Figure 2. Magnetic fields generated by a 10 A (0.2 Crate) charge: (a) and (b) correspond to the By and Bx magnetic field components produced by the FEM predictions, respectively. The results of the measurements after background subtraction are shown in (c) and (d). The standard error associated with each measured field component measurement is around 100 nT. Image Credit: Bason, et al., 2022

One method for enhancing measurement fidelity is to add more constraints to the model, such as Kirchhoff’s law—this method is employed in fuel cell analyses. Figure 3 shows a typical current density picture taken after cell discharge.

Reconstructed current density image corresponding to a single electrode pair, during a 10 A discharge. The top half of the image is shown here, with the battery tabs located at x = 0.

Figure 3. Reconstructed current density image corresponding to a single electrode pair, during a 10 A discharge. The top half of the image is shown here, with the battery tabs located at x = 0. Image Credit: Bason, et al., 2022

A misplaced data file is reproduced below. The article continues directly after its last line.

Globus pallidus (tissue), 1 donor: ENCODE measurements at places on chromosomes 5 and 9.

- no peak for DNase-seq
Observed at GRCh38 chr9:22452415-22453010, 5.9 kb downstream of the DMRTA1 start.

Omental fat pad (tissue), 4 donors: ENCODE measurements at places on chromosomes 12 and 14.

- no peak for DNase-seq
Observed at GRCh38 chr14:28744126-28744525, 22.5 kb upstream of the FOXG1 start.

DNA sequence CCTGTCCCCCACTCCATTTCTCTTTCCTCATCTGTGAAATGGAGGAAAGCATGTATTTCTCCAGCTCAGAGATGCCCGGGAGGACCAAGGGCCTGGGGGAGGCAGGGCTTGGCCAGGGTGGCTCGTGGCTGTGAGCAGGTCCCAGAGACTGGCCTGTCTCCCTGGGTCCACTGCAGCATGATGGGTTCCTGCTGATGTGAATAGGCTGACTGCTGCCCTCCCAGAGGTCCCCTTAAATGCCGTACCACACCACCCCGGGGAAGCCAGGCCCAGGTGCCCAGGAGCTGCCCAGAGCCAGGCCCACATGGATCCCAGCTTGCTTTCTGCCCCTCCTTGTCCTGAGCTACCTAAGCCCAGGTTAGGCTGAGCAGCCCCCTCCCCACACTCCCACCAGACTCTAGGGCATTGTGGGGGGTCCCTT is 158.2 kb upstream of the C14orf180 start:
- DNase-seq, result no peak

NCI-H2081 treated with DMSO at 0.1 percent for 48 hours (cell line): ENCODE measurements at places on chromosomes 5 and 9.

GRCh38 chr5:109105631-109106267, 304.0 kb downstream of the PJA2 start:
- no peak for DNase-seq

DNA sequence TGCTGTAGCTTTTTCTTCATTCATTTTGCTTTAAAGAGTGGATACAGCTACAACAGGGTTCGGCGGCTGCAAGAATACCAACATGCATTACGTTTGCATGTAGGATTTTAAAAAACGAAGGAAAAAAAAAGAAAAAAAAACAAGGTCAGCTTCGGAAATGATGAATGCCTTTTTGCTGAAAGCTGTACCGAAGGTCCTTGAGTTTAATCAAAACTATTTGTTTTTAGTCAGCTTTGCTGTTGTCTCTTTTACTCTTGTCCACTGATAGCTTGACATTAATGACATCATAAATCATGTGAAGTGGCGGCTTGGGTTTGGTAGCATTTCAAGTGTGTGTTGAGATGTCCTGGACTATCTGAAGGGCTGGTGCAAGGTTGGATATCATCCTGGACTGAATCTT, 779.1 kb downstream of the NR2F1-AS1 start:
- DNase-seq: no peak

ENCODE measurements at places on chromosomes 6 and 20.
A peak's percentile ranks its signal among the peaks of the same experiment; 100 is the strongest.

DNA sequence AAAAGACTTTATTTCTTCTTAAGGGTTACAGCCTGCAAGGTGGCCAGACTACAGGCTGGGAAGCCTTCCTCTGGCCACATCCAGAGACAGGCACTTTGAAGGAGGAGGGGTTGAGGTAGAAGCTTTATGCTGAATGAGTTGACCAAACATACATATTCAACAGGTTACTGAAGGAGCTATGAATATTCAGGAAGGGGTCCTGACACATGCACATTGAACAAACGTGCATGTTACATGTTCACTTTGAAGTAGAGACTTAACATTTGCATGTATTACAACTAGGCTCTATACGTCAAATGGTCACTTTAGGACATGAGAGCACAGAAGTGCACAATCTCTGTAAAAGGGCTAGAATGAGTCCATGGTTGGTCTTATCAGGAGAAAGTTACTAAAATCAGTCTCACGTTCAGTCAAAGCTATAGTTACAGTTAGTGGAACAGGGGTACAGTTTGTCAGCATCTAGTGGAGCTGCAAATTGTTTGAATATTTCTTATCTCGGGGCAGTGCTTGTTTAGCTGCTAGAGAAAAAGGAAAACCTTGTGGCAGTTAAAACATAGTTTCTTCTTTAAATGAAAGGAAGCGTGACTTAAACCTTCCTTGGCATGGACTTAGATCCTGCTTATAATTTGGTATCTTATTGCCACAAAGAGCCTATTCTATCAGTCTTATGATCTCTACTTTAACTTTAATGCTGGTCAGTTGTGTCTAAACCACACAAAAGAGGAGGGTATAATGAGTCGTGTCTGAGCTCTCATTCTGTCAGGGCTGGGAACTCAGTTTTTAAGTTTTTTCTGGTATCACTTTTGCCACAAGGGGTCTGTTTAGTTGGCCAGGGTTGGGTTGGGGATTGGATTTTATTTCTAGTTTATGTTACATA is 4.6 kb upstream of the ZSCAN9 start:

Researchers are presently measuring magnetic field variations that arise at different charge phases to study phenomena not described by this model, such as changes with SoC.

The magnetic field differences for the first column of measurements, i.e., those nearest to the current collectors, are shown in Figure 4.

The variations in total magnetic field components that correspond to the difference between an initially charged battery and successive charge states are shown in Figure 4(a). The difference between primarily empty batteries is depicted in Figure 4(b).

Change in total magnetic field around the battery terminals during a period of discharging (a) and charging (b) at 10 A.

Figure 4. Change in total magnetic field around the battery terminals during a period of discharging (a) and charging (b) at 10 A. Image Credit: Bason, et al., 2022